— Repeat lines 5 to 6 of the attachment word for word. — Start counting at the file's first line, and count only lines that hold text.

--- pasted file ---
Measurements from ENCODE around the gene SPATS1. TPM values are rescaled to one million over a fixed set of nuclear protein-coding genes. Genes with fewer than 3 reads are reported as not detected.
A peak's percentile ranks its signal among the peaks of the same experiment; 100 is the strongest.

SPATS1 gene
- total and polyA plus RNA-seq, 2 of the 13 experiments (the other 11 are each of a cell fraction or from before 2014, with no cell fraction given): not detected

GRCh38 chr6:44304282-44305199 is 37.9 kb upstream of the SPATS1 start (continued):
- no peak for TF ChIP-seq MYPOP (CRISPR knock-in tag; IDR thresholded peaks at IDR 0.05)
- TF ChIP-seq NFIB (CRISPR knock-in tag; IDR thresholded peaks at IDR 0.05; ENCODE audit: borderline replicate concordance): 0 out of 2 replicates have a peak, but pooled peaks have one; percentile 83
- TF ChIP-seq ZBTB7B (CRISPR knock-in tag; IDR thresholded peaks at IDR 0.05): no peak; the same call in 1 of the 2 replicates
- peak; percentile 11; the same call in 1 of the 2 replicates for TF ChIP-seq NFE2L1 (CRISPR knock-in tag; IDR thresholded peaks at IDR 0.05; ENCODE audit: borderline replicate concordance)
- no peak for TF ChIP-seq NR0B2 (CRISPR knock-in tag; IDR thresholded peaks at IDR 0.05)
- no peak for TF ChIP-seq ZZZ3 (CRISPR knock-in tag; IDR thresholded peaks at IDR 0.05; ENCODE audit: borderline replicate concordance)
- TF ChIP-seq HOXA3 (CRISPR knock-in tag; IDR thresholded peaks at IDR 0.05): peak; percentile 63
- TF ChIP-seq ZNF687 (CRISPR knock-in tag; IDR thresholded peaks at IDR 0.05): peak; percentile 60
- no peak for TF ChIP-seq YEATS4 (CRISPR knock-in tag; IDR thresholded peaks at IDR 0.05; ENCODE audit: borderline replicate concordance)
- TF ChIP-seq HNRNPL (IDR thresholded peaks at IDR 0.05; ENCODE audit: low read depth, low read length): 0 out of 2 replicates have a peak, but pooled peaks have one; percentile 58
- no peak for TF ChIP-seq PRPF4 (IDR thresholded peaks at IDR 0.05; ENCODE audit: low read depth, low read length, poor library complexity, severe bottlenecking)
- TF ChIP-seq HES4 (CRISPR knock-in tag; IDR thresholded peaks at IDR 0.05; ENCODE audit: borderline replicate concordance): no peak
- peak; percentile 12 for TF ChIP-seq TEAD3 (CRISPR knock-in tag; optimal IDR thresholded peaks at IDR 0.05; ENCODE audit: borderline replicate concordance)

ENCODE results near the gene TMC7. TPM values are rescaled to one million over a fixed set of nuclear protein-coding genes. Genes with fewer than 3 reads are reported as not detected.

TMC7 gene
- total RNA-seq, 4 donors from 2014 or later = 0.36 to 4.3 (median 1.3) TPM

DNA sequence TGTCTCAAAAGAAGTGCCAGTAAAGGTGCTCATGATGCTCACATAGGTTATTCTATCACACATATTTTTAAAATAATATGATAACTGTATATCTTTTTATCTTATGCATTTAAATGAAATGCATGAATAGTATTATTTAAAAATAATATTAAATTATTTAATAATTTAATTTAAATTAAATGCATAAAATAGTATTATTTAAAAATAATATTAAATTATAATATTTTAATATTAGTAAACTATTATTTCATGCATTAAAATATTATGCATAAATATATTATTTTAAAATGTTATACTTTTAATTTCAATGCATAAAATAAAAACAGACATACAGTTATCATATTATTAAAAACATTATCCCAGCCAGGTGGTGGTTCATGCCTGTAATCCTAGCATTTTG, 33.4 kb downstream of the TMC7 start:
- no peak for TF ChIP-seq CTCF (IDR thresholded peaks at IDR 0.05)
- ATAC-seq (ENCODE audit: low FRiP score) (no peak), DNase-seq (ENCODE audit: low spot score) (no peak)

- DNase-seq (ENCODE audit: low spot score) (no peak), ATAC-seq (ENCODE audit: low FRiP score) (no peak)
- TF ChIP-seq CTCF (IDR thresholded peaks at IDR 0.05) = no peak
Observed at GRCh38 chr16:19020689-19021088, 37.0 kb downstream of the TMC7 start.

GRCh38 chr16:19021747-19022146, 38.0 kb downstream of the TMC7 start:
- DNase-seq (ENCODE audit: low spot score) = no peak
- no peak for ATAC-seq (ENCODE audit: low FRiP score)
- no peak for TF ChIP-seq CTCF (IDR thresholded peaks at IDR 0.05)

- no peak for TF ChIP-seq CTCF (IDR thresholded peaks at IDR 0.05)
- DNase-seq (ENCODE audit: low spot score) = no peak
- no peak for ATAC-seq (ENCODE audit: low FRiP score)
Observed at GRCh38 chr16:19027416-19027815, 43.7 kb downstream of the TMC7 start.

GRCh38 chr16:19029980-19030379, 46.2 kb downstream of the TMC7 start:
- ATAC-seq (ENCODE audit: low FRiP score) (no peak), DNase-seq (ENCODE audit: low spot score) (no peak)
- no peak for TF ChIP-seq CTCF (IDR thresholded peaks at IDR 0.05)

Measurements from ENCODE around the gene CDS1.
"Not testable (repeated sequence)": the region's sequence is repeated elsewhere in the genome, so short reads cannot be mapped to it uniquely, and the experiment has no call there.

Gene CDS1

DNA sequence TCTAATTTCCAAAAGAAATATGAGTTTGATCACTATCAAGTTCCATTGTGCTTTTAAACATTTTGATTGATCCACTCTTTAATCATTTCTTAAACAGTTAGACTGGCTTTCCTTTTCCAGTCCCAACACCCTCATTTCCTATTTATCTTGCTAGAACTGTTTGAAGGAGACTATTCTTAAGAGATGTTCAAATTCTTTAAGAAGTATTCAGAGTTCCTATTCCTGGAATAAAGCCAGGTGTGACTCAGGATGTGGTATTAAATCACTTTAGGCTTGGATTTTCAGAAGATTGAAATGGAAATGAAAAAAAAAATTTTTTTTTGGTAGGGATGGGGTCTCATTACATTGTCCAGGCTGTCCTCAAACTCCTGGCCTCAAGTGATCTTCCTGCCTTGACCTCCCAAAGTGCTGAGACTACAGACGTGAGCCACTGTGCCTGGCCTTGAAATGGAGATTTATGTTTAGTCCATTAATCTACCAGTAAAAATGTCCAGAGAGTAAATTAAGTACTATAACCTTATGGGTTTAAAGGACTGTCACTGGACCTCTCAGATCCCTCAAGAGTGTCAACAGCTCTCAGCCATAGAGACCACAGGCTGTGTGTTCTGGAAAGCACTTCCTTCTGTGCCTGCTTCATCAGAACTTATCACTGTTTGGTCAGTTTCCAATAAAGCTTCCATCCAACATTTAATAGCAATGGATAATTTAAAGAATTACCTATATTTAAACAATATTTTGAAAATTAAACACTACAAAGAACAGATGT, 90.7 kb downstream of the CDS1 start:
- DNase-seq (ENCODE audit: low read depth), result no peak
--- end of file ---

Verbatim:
GRCh38 chr6:44304282-44305199 is 37.9 kb upstream of the SPATS1 start (continued):
- no peak for TF ChIP-seq MYPOP (CRISPR knock-in tag; IDR thresholded peaks at IDR 0.05)